RohnerChem elected to use a secondary coolant to July/August 2009 Speciality Chemicals Magazine
Cynthia.qxp 4/8/09 10:23 Page 33 Low temperature chemistry Figure 2 - Lithiation reactions using lithium granules at Archimica: a - Substitution of aromatic halide by lithium granules; b - General lithium technology for
deprotonations without butylithium; c - Trifluoromethylpyridines

achieve low reactor temperatures. Materials of con- "Careful consideration of the geometry used for "Unfortunately, using low temperature conditions struction include hastelloy, stainless steel and lab- the addition of reactants and how the reaction mix- does not guarantee the desired results," Aplin notes.
scale glassware. ture will be mixed are needed to help ensure that "Low temperatures will typically prevent side reac- Archimica, on the other hand, uses a specially the large-scale operation will give results similar to tions of the BuLi, but the aryl lithium intermediate designed cooling system which has liquid nitrogen the development work it was based upon," stresses can still have a limited stability". Aryl lithiums con- flowing though metal tubes and does not require a Aplin. He adds that pre-cooling reactants to the taining nitrogen can be especially unstable, so a secondary cooling system. The reaction mixture desired operating temperature is helpful in prevent- continuous operation is preferred over batch in such does not have any direct contact with the liquid ing local ‘hot spots' that can lead to problems with nitrogen, but cooling is very efficient and fast, by-product formation and yield.
He continues: "When scaling up HM reactions, according to Meudt, and allows even lower temper- For example, halogen-metal (HM) exchange one must develop a thorough understanding of the atures than in secondary cooling systems.
reactions, such as lithium-halogen exchange using stability of the aryl lithium intermediate at a range of Issues with increased solvent viscosities must also n-butyl lithium (BuLi) and an aryl bromide, are com- temperatures and times. Not only does this data pro- be considered, Aplin adds. Operating at low tem- monly conducted at low temperatures for many rea- vide acceptable operating ranges at full scale, it will perature conditions can result in surprisingly high sons. BuLi can be sufficiently active that it reacts with also aid in troubleshooting any issues that may arise." solvent viscosities. This can and does have a nega- solvent or other species instead of the desired start- Aplin adds that the products from HM reactions tive impact on internal heat transfer coefficients.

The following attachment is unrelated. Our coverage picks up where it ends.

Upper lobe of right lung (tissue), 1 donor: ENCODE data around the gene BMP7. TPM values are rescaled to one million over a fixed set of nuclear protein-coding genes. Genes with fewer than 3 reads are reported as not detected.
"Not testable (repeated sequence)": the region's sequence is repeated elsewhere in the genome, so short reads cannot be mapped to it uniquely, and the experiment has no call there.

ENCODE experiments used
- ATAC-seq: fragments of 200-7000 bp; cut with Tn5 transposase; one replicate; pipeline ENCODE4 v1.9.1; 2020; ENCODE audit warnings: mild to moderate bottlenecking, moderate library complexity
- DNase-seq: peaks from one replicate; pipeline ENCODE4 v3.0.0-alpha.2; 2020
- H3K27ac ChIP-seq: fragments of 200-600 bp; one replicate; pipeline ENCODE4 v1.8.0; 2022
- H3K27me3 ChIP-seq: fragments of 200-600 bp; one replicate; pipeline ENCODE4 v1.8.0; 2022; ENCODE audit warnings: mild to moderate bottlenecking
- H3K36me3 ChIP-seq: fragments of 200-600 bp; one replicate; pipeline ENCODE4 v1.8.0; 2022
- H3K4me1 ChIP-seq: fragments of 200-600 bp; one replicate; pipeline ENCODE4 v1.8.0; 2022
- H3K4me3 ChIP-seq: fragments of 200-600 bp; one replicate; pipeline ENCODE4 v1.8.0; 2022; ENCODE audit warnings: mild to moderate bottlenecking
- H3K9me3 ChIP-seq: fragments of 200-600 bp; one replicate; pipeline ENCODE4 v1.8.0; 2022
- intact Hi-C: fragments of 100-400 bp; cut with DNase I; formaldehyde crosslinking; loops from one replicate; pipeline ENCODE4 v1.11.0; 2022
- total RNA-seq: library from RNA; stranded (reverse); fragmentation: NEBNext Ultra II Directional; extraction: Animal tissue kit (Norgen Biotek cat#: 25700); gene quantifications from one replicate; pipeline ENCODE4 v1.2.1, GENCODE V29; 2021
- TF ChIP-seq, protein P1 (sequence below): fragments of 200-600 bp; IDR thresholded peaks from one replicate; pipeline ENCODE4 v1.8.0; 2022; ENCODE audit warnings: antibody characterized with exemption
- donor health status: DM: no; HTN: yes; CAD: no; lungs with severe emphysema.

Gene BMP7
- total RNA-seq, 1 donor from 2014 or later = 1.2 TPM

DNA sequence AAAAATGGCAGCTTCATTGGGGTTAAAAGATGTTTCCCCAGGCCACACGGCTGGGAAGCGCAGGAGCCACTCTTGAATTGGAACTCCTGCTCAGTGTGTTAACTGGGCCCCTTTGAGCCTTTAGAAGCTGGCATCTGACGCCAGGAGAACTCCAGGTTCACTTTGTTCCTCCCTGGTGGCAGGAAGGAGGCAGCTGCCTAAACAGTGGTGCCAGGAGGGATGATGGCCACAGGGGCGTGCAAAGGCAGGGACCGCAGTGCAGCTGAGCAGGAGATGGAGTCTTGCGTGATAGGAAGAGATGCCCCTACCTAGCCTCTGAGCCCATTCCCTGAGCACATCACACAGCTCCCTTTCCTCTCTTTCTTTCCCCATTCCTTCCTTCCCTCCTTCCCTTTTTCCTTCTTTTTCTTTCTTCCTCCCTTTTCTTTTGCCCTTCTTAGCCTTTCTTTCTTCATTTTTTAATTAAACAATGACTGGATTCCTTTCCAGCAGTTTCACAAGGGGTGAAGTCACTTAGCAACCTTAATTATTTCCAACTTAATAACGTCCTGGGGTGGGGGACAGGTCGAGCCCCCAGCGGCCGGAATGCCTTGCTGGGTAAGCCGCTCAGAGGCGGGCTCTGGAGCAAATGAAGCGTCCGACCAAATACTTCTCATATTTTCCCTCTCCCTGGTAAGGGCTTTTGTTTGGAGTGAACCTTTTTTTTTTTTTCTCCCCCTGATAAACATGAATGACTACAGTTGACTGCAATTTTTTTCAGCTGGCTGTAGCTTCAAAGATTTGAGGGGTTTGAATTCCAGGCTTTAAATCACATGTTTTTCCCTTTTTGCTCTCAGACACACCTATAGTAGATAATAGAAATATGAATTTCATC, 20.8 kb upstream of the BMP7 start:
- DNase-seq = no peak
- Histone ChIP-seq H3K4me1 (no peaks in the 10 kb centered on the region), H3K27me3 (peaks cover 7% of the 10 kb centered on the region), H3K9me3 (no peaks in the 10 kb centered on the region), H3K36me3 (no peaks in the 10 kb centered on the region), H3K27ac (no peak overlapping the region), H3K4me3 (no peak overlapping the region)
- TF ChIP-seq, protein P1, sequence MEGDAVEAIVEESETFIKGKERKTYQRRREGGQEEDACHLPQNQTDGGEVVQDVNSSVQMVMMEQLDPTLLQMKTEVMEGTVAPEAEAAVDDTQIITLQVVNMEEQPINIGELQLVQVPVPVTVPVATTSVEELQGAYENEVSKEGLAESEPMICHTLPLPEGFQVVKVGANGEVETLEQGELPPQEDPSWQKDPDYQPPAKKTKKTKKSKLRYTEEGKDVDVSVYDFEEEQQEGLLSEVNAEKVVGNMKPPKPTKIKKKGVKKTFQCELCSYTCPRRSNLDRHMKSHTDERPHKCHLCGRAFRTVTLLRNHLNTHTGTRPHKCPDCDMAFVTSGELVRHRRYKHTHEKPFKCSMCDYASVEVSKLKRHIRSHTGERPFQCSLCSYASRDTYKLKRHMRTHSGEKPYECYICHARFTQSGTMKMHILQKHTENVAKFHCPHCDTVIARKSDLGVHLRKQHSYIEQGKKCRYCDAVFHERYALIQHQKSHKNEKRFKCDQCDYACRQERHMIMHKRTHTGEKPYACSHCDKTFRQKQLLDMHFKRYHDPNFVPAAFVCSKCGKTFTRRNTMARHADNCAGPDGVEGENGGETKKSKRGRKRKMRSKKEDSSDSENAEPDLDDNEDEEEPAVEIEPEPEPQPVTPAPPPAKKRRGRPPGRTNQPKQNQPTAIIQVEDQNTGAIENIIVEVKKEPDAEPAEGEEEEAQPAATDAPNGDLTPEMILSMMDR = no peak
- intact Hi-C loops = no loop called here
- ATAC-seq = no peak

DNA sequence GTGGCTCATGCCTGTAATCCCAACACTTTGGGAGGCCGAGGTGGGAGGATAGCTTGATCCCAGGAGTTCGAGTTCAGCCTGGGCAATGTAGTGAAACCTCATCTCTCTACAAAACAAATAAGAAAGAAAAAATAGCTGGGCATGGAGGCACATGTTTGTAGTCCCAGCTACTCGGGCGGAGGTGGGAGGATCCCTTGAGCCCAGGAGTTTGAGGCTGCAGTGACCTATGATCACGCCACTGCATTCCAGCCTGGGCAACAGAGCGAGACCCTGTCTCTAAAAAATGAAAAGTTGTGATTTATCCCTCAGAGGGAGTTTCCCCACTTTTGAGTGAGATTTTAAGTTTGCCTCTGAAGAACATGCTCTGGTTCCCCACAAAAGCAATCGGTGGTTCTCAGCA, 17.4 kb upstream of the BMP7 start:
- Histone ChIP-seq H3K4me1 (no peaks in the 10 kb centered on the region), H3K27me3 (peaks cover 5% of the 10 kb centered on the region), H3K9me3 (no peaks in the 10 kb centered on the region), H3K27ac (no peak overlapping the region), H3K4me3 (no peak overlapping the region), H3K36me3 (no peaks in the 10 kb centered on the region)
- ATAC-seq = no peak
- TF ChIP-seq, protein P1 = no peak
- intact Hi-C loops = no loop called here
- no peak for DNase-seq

ing material resulting in unwanted by-product for- can be very sensitive to the work-up conditions as well.
Figure 1 shows internal heat transfer coefficients for mation. Once formed, the desired aryl lithium can At scale, it may be preferable to quench the reaction three typical solvents in a large reactor. A similar be sufficiently unstable that its decomposition dom- while at low temperature to avoid by-product forma- mass transfer coefficient effect also operates. inates the reaction. tion. Meudt, however, disagrees to some extent. Figure 3 - Examples of low temperature chemistry at RohnerChem: a) Suzuki coupling, b) Carboxylation reaction
Speciality Chemicals Magazine July/August 2009